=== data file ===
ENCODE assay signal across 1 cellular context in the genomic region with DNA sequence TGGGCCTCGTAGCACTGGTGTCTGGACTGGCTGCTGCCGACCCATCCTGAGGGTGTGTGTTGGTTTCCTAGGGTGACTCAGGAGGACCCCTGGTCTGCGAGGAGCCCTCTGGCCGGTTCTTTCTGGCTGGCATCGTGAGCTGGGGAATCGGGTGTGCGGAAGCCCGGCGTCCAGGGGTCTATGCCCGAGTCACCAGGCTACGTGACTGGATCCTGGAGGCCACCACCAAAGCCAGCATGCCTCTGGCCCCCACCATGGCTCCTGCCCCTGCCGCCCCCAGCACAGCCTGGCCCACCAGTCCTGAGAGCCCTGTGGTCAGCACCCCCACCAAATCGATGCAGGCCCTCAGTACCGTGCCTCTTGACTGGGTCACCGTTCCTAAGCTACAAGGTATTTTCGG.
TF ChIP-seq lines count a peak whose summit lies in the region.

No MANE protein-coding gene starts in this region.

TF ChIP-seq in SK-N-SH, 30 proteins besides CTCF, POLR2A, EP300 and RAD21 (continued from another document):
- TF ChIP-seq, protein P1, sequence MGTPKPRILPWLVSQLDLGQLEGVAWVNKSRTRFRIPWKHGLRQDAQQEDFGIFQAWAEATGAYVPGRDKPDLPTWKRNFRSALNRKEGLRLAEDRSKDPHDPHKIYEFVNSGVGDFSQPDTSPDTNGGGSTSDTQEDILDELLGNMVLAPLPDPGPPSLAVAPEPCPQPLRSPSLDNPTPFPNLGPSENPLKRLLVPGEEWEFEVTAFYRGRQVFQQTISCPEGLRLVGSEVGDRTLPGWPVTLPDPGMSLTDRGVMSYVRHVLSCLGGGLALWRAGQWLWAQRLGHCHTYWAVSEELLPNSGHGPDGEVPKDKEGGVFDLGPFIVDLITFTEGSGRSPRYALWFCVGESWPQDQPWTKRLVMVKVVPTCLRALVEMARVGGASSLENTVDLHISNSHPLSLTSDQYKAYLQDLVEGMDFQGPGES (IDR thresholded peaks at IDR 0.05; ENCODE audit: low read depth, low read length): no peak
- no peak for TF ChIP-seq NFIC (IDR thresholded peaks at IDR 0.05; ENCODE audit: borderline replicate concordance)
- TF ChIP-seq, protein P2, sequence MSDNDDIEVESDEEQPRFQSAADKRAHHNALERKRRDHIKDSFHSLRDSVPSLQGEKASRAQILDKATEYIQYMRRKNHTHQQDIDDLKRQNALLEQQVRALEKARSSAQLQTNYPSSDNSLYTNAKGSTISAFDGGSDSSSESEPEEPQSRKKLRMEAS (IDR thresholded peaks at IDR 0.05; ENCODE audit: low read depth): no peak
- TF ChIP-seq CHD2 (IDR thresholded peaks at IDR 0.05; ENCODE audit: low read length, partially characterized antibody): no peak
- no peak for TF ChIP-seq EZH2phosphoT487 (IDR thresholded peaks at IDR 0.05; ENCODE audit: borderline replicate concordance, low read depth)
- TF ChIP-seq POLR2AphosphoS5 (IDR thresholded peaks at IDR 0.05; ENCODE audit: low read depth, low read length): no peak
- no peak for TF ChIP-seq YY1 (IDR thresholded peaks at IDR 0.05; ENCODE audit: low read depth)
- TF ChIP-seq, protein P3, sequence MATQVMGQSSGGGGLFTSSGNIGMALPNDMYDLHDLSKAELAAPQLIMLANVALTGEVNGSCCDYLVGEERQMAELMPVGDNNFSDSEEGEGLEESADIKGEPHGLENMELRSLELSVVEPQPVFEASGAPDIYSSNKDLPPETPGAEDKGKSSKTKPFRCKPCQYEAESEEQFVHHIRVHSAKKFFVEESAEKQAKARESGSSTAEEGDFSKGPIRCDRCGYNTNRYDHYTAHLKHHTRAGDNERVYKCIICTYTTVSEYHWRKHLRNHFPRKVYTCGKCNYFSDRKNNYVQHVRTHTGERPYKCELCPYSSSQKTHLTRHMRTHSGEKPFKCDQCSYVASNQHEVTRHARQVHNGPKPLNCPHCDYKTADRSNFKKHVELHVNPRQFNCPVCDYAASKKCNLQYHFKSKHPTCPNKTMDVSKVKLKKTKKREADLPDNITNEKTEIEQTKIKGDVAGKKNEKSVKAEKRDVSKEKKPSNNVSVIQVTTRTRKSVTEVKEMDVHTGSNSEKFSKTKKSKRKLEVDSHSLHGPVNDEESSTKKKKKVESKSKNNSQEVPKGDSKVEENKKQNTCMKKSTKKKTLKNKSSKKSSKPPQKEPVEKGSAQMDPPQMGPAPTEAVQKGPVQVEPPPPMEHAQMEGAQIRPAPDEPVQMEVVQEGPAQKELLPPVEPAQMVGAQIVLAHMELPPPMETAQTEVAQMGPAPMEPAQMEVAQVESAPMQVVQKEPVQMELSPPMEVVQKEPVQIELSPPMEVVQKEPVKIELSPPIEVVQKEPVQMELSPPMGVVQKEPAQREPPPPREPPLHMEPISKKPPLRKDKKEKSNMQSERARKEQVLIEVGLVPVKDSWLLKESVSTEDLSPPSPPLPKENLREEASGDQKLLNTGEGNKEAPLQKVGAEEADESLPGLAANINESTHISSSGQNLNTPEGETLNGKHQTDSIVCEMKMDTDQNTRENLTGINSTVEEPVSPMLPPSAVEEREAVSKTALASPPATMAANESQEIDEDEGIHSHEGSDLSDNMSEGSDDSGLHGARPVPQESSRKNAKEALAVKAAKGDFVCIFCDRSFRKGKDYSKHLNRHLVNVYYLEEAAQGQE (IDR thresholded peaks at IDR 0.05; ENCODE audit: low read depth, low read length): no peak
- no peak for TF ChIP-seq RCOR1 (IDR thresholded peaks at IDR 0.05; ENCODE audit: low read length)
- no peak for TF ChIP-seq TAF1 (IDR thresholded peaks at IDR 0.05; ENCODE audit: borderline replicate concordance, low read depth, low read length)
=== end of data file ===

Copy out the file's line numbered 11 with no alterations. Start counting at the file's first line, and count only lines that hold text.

- no peak for TF ChIP-seq YY1 (IDR thresholded peaks at IDR 0.05; ENCODE audit: low read depth)